What if there was a tube map for pigeon poo? Wait, come back, it’s serious. Well, it’s a concept at least based on an ancient idea we’ve rather turned our backs on.

Map of pigeon poo collectors – from the exhibition

Bird poo — properly called guano — is a very good fertiliser and was once collected in vast quantities with people building ever larger dovecotes to keep birds in, and even mining Pacific islands for it. That died out with artificial fertiliser, but could London’s pigeons support organic gardens and allotments?

That’s the concept that’s on display at the Design Museum at the moment, as part of an exhibition looking at innovative thinking and varied responses to the climate crisis.

The Guano Line is part of a proposal by James Powell to place modern dovecotes across London on pre-existing transport infrastructure so that instead of falling on people’s heads, the pigeon poop can be collected and redistributed to urban farms.

Concept image of dovecotes on a railway bridge – from the exhibition

The designer asks if this could encourage a more caring relationship between humans and pigeons. Umm, probably not.

However unlikely it’s to be built, the concept is very well designed, with a pigeon poop railway map and dovecotes that include tube roundel in the design for the entrance holes.

Prototype tube roundel dovecote – from the exhibition

Of course, the best way to deal with the pigeon problem is to stop feeding them – they’re scavenger birds and happily feast on the vast amount of rubbish people drop on the floor for someone else to clean up after them.

Now, how about a big crackdown on humans dumping rubbish?

The exhibition also looks at the energy inefficiency of drying clothes at home, underwater mining and a new font based on Celtic languages.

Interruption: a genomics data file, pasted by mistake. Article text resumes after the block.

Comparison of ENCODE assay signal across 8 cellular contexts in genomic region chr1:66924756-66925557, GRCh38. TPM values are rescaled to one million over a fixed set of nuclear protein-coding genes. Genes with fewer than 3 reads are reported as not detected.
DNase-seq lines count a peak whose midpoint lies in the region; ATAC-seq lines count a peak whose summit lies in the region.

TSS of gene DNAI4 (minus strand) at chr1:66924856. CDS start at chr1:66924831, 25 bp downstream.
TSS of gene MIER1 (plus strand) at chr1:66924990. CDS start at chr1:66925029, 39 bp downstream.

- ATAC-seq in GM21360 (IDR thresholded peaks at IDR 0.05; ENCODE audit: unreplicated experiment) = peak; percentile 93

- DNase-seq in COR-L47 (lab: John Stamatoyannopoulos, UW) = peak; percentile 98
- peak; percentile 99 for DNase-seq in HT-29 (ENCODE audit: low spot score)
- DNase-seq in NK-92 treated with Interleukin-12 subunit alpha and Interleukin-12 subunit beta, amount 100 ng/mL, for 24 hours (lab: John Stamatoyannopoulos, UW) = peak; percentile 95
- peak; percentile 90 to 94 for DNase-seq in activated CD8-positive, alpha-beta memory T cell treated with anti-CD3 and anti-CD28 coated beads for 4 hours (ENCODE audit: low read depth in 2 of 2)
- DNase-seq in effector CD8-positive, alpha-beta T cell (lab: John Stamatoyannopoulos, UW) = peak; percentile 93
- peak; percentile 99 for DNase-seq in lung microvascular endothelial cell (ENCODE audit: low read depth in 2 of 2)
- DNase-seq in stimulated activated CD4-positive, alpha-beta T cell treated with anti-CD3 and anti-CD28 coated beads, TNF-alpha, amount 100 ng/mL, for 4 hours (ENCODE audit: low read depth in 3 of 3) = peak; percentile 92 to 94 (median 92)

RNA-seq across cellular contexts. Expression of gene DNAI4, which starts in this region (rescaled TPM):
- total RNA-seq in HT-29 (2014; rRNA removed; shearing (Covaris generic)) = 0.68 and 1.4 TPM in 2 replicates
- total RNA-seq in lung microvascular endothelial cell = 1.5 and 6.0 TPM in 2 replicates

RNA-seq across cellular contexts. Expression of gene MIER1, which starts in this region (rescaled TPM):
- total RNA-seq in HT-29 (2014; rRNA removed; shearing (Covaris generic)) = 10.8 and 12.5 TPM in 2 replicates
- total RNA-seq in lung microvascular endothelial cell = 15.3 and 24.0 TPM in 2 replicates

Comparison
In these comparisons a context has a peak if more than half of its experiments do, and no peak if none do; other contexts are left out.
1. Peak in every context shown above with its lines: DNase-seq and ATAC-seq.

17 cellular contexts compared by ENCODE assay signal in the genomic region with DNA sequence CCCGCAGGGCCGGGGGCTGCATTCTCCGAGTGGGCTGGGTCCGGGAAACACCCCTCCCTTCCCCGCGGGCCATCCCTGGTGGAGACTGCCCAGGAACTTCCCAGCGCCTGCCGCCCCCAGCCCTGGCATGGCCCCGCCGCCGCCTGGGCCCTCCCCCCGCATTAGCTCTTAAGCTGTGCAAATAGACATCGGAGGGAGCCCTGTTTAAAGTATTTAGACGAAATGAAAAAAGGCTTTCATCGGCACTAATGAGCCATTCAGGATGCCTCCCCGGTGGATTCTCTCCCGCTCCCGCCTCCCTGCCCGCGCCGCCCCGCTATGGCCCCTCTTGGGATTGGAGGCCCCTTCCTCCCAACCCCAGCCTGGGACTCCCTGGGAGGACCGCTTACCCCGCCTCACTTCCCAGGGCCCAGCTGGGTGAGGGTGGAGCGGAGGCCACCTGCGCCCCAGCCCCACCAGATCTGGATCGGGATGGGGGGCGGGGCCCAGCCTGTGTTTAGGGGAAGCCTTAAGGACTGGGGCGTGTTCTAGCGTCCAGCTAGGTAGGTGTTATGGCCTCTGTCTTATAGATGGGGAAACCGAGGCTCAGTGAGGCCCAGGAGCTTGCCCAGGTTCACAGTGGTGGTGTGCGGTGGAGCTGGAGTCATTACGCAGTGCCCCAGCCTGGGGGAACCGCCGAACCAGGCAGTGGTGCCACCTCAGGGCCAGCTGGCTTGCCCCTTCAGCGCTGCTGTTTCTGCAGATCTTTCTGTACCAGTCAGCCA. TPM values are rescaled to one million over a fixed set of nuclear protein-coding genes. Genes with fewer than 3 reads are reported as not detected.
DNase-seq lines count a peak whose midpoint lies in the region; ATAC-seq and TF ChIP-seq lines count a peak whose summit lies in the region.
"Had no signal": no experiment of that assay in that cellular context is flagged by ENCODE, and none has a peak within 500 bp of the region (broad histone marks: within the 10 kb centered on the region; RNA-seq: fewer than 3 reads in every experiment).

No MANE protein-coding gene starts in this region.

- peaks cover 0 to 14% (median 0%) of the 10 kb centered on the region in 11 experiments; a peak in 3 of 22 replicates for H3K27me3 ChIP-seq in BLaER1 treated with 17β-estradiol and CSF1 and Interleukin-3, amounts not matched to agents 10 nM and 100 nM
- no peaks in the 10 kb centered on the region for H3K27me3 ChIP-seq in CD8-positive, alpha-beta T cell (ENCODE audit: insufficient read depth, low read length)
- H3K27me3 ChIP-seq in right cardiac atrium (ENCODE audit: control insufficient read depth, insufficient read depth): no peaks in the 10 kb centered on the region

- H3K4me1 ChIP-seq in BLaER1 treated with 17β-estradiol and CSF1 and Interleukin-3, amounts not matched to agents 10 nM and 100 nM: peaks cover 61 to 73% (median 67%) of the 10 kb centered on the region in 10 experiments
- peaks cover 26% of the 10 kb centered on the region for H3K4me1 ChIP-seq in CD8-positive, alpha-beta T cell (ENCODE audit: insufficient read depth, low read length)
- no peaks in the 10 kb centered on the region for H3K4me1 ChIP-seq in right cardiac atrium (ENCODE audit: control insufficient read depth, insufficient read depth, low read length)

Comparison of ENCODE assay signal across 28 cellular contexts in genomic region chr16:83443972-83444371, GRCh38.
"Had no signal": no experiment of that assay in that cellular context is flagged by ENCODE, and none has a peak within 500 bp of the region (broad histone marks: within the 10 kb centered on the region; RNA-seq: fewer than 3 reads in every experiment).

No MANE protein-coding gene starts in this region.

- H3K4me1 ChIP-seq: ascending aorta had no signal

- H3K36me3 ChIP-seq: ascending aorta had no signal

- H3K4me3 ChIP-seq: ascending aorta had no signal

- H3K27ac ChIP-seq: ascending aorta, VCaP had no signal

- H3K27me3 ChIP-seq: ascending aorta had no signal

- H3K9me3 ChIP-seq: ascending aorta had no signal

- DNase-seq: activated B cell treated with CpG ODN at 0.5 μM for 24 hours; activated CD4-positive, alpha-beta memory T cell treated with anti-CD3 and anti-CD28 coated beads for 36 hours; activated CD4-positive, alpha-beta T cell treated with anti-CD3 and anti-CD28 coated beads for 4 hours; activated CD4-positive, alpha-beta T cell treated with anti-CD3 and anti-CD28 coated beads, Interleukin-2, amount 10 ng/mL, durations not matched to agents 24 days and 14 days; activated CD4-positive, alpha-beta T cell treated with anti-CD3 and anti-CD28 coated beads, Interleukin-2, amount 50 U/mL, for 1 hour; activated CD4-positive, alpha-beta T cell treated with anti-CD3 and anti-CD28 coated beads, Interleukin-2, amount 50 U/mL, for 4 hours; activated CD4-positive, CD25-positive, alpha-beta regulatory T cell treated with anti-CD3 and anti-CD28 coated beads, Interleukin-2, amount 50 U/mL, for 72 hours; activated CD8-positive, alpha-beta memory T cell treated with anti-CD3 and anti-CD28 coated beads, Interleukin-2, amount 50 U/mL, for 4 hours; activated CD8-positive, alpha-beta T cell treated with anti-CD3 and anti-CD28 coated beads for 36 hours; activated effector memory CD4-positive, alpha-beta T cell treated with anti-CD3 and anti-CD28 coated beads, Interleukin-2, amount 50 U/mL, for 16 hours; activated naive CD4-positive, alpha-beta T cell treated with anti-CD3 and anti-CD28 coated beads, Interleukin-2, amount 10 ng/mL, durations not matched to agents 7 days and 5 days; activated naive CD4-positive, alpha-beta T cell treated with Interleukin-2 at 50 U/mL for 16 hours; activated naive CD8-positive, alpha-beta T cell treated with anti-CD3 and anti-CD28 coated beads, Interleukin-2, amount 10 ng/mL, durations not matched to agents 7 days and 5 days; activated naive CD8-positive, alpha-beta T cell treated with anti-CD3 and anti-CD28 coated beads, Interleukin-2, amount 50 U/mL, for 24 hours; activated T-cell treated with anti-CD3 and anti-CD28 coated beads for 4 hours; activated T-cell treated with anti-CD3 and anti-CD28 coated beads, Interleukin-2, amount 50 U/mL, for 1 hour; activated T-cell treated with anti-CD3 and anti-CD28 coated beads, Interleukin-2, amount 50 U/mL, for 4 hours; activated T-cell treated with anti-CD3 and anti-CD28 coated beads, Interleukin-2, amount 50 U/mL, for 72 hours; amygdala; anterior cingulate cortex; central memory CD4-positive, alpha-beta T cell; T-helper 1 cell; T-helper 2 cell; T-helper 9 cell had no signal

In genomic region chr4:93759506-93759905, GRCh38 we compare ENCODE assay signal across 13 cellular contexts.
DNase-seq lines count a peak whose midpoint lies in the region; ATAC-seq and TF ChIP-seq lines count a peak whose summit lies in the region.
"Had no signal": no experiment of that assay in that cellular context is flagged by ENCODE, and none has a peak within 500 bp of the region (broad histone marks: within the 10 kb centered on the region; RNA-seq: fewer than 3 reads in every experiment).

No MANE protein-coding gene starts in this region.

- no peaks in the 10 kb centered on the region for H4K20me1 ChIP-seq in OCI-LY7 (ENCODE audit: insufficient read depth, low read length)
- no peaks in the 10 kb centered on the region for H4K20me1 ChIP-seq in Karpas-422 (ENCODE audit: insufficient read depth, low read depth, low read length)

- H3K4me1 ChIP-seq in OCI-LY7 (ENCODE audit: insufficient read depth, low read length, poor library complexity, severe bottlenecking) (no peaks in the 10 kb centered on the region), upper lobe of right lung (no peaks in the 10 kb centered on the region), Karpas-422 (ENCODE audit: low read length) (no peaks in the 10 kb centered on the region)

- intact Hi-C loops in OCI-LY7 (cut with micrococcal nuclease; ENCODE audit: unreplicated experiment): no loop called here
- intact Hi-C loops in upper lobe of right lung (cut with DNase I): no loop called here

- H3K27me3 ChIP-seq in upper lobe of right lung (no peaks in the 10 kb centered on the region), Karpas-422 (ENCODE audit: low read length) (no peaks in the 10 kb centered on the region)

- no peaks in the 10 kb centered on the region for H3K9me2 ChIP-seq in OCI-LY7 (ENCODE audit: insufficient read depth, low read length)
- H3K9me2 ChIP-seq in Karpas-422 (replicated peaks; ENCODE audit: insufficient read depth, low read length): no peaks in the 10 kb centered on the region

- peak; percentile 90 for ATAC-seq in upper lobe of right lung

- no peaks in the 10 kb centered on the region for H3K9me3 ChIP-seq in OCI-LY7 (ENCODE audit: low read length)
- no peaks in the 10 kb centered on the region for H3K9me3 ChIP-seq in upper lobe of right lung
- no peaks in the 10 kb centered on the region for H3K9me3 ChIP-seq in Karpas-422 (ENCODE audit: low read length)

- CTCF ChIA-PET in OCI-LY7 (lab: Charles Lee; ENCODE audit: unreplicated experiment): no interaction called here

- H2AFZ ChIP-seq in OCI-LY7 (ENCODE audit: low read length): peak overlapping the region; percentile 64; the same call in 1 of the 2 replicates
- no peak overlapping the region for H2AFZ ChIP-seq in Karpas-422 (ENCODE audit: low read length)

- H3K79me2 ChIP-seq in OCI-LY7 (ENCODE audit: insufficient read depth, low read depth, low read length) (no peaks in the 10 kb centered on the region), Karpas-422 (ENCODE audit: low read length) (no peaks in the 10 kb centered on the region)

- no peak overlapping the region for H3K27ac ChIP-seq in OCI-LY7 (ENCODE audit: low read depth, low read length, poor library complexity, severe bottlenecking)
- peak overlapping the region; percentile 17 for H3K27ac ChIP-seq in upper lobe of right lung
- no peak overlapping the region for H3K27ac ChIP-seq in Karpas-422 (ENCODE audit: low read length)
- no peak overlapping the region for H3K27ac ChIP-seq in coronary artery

The exhibition, Design Researchers in Residence: Islands, is at the Design Museum until 24th September and is free to visit. It’s on the second floor of the museum.


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  1. Richard Buckby says:

    I used to live on Ascension Island in the South Atlantic and just outside my hut where I lived there were the remains of a railway designed to transport guano, of which there many tons of the stuff!

    Richard Buckby

  2. JP says:

    As a lad, my paper round meant that I had to cycle all the way along the drive to the local big house.
    It was no pain in the backside as its multitudinous Victorian carapaces are a sight to see and Lord Wraxall was a charming man.

    Built on guano, Tyntesfield is now in the care of the National Trust.

    This “dovecote” idea is a fool’s errand. Wood pigeons, city pigeons and doves are all different.
    And none of them err, poops on their own doorstep, so there’d have to be access to local rooftops with yer trowel instead.
    Eggs is what dovecotes was for!

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